Preceding this clinical case, the author sets the stage for exploring the origins of child psychoanalysis, delving into what constitutes an analysis including technique. In carrying out this goal, Holder tries to understand and contrast the contributions of the two major pioneers in the field, Anna Freud and Melanie Klein. The author is a Child and Adult Analyst, and Training Analyst presently working in Germany, with forty years of clinical experience in both Great Britain and Germany. He is very conversant with the early writings on child treatment during the first two to three decades of the twentieth century. In considering the early work with children, Holder is careful to distinguish between what is actual child psychoanalysis, and other forms of helping a child that are more pedagogical in nature. Holder is firm in his conviction that it is the high frequency of sessions per week, over an extended period of time, which constitutes a child analysis. Only this lengthy process allows the child to safely loosen defenses to reveal less conscious conflicts and fantasies, while the analyst in his awareness of his countertransference reactions can keep in mind and try to piece together the often nonverbal expressions of the child’s concerns. The author states that even in the more short-term successful treatment of Little Hans, the child’s overcoming of the symptom was only possible because the authority of the father and the physician were united in a single person. It was the father, in his daily care and love of the child as well as his scientific interest in the child’s anxieties, who made the cure possible. However, it should be mentioned that at some point in the book, Holder indicates that there are a few other countries, such as France, where child analysis is carried out on a less frequent basis, as three times per week. The practical obstacles to finding cases where the parent is agreeable and the child can be brought five times a week are very difficult everywhere.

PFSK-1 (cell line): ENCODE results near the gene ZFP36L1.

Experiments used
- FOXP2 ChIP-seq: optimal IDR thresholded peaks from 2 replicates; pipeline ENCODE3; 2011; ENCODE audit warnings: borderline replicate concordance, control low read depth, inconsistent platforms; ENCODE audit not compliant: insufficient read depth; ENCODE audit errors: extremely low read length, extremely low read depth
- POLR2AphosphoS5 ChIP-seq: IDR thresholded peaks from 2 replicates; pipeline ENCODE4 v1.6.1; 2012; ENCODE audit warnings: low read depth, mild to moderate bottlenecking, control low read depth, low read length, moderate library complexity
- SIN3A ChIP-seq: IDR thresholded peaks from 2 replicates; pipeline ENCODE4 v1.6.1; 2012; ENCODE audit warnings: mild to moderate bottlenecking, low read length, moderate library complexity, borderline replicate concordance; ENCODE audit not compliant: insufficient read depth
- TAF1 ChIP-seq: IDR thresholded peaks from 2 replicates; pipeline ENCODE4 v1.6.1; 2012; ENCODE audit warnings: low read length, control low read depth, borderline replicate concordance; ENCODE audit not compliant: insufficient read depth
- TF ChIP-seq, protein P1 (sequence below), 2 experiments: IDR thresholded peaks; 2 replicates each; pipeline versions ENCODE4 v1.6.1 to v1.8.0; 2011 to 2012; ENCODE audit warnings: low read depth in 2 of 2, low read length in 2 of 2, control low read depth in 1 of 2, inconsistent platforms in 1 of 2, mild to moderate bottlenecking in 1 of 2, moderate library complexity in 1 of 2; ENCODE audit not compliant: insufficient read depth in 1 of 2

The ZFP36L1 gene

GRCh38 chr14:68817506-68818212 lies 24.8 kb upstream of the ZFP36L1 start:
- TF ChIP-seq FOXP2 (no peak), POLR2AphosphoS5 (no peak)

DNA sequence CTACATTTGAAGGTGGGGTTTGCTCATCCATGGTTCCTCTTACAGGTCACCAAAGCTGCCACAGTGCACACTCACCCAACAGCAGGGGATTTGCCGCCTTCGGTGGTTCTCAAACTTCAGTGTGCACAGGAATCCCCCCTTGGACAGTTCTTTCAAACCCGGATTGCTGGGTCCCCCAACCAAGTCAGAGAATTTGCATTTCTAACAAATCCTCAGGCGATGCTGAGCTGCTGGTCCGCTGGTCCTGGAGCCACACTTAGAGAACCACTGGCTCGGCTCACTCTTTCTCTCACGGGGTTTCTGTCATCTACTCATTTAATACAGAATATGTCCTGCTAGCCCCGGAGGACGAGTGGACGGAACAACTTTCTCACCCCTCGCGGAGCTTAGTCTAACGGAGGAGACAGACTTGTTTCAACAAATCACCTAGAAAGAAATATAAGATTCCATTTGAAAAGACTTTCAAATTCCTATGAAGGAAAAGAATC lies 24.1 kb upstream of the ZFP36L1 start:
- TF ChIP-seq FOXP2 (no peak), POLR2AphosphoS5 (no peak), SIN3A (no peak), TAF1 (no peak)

The author believes that both Anna Freud and Melanie Klein, who were influenced by the theories and work of Sigmund Freud, set the structure and theoretical underpinnings of child psychoanalysis. The two of them believed that training in adult psychoanalysis should come before the technically more difficult arena of child psychoanalysis, so that the analyst in training would have had his own analysis, and would be familiar with the psychoanalytic theories regarding psychosexual development, the working of the mind, and repression. Holder notes that it took about forty years from the time Anna Freud first recommended it before the International Psychoanalytic Association granted official recognition to training as a child analyst (2000). There were many in the psychoanalytic community, and perhaps still are, who believed that child psychoanalysis was not truly analysis. The need for, efficacy of, and relevance of child psychoanalysis to the field of psychoanalysis as a whole appears to be the underlying aim of this compact book.